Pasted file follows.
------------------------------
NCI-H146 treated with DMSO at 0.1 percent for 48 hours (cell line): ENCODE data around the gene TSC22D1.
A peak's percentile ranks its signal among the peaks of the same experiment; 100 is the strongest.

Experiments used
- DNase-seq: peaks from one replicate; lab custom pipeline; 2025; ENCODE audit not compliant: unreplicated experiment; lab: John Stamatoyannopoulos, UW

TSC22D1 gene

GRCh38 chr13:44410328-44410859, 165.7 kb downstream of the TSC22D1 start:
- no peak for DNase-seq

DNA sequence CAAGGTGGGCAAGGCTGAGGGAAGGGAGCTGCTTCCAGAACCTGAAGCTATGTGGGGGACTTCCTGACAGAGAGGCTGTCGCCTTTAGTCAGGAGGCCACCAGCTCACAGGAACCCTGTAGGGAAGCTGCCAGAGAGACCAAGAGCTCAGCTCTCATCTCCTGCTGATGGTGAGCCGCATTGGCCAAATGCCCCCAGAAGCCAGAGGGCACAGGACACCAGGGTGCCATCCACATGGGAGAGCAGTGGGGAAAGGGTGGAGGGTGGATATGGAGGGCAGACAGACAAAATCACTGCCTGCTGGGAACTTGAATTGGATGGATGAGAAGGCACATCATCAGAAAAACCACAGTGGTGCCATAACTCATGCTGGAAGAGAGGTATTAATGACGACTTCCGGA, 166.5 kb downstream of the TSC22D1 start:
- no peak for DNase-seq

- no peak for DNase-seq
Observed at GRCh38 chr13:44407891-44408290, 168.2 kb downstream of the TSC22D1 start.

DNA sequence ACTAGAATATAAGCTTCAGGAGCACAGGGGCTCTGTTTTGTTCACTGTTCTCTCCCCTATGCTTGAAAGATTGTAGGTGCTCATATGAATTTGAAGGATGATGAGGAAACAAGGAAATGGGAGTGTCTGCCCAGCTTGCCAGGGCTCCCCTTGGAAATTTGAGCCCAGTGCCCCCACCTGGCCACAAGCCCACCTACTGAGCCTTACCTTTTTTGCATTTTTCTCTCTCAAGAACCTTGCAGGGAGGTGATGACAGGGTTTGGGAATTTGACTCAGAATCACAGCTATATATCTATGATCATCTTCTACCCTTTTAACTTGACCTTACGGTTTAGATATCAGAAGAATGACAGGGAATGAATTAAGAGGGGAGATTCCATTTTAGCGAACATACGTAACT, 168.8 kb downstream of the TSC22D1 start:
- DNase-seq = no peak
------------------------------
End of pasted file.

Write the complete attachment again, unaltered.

NCI-H146 treated with DMSO at 0.1 percent for 48 hours (cell line): ENCODE data around the gene TSC22D1.
A peak's percentile ranks its signal among the peaks of the same experiment; 100 is the strongest.

Experiments used
- DNase-seq: peaks from one replicate; lab custom pipeline; 2025; ENCODE audit not compliant: unreplicated experiment; lab: John Stamatoyannopoulos, UW

TSC22D1 gene

GRCh38 chr13:44410328-44410859, 165.7 kb downstream of the TSC22D1 start:
- no peak for DNase-seq

DNA sequence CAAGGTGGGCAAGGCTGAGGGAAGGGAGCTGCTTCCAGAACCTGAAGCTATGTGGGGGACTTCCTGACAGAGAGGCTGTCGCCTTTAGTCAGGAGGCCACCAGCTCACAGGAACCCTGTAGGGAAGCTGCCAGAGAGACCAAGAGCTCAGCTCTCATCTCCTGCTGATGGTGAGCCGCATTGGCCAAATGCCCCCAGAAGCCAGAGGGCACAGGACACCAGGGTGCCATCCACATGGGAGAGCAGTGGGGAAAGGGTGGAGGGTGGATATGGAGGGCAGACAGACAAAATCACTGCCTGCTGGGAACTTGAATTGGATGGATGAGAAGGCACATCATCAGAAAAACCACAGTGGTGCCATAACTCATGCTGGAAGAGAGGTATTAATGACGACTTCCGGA, 166.5 kb downstream of the TSC22D1 start:
- no peak for DNase-seq

- no peak for DNase-seq
Observed at GRCh38 chr13:44407891-44408290, 168.2 kb downstream of the TSC22D1 start.

DNA sequence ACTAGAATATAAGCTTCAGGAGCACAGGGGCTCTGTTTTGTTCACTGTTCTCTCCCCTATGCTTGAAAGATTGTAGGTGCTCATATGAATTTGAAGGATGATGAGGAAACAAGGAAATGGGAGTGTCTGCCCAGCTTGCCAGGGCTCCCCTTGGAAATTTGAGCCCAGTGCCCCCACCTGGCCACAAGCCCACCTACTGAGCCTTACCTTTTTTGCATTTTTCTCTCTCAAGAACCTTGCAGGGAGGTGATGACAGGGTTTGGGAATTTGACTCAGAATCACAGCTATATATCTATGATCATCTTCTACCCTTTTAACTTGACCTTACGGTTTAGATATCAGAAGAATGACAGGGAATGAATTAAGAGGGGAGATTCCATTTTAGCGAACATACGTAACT, 168.8 kb downstream of the TSC22D1 start:
- DNase-seq = no peak